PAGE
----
Yesterday, the Pittsburgh Post-Gazette Editorial Board called on the state legislature to modify Pennsylvania’s Charter School Law, after a review of tax filings for Lincoln Learning Solutions (LLS), conducted by Eugene DePasquale. The review found that LLS, a charter management company that drew criticism after receiving over $100 million in taxpayer funds by Pennsylvania Cyber Charter School for “curriculum services” that were repeatedly delayed, held a fund balance of $82 million.
There is currently no mechanism to track how LLS or any other charter management company uses taxpayer funds. An issue Eugene will work to address in Congress not just for Pennsylvania but nationally.
Candidate for Pennsylvania’s 10th Congressional District, Eugene DePasquale, released the following statement:
“As a father, I know there is nothing more important to a parent than making sure our children are safe and set up to succeed throughout their lives. That is why it’s so critical to ensure that all of our schools are providing the children in our community with the best possible education,” said DePasquale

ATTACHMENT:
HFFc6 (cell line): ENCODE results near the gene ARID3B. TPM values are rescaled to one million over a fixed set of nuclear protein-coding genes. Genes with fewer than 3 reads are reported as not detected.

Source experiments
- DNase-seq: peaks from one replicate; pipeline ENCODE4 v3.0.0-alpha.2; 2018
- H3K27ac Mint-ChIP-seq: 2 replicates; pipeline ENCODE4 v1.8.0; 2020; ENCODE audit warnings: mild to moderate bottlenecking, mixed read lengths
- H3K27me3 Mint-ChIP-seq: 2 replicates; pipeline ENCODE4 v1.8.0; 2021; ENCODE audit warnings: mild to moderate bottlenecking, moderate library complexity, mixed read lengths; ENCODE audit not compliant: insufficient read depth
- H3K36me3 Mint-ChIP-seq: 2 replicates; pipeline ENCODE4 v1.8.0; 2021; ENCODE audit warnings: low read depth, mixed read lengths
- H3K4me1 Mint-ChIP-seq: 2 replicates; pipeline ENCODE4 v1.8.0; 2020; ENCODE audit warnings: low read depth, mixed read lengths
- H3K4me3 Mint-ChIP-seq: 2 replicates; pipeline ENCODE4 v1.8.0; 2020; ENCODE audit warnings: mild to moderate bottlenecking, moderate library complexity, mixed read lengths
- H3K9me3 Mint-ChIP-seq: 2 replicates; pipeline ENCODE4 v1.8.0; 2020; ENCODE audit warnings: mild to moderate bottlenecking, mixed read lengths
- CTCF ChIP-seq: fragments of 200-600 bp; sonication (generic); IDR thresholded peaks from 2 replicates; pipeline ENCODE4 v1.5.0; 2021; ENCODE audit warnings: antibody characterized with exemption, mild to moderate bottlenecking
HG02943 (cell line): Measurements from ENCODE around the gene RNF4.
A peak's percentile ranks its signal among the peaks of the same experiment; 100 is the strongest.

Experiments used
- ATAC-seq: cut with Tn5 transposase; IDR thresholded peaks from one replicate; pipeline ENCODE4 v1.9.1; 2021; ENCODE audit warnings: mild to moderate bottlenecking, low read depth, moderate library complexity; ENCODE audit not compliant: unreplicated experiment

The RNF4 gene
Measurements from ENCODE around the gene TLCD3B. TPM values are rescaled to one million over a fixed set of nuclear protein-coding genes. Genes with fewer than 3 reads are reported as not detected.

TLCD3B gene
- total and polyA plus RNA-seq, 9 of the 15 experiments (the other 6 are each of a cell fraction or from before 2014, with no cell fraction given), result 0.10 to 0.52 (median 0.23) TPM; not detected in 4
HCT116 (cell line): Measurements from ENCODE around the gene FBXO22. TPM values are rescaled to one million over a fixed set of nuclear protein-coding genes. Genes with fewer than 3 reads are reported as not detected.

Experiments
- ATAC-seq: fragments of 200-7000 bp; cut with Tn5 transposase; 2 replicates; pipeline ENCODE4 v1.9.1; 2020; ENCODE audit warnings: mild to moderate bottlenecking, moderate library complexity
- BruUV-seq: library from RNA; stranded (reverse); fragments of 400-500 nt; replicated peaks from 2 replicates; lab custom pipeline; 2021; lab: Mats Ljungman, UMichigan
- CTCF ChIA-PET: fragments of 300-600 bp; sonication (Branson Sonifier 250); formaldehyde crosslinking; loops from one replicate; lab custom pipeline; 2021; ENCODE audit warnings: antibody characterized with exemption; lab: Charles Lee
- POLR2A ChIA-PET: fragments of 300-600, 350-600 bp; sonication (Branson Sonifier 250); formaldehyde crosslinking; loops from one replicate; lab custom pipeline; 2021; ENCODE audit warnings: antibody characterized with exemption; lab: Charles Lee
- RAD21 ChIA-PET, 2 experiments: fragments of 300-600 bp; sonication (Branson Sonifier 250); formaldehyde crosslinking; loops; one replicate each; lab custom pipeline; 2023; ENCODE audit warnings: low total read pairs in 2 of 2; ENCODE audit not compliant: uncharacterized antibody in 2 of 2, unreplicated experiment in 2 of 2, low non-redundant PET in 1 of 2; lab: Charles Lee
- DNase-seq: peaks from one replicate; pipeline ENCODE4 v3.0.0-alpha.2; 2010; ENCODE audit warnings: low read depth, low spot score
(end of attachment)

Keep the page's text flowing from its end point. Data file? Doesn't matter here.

“Our schools should be places of learning and community, not centers of profit for private companies. When I represent PA-10 in Congress, I will hold Betsy Devos, and her friends looking to get rich off privatizing education, accountable every single day.”
The current law bars oversight of charter management companies’ use of tax dollars, leading to the Editorial Board’s call for increased oversight:
The state Legislature should review the charter school law and address the serious shortcomings in tracking where the money goes.
Auditor General Eugene DePasquale recently reviewed the tax filings of Lincoln Learning Solutions, which manages two Midland-based schools — the Pennsylvania Cyber Charter School, one of the largest cyber schools in the state, and Lincoln Park Performing Arts Charter School. The charter management company listed a staggering fund balance of nearly $82 million in the 2018-18 fiscal year, which was tens of millions of dollars more than the reserve funds of other charter management companies similarly reviewed.
Although LLS, a registered nonprofit organization, is almost entirely funded by public sources, Mr. DePasquale said it is nearly impossible to track how the management company spends the tax dollars allocated to the charter schools and then passed on to LLS in management and other fees.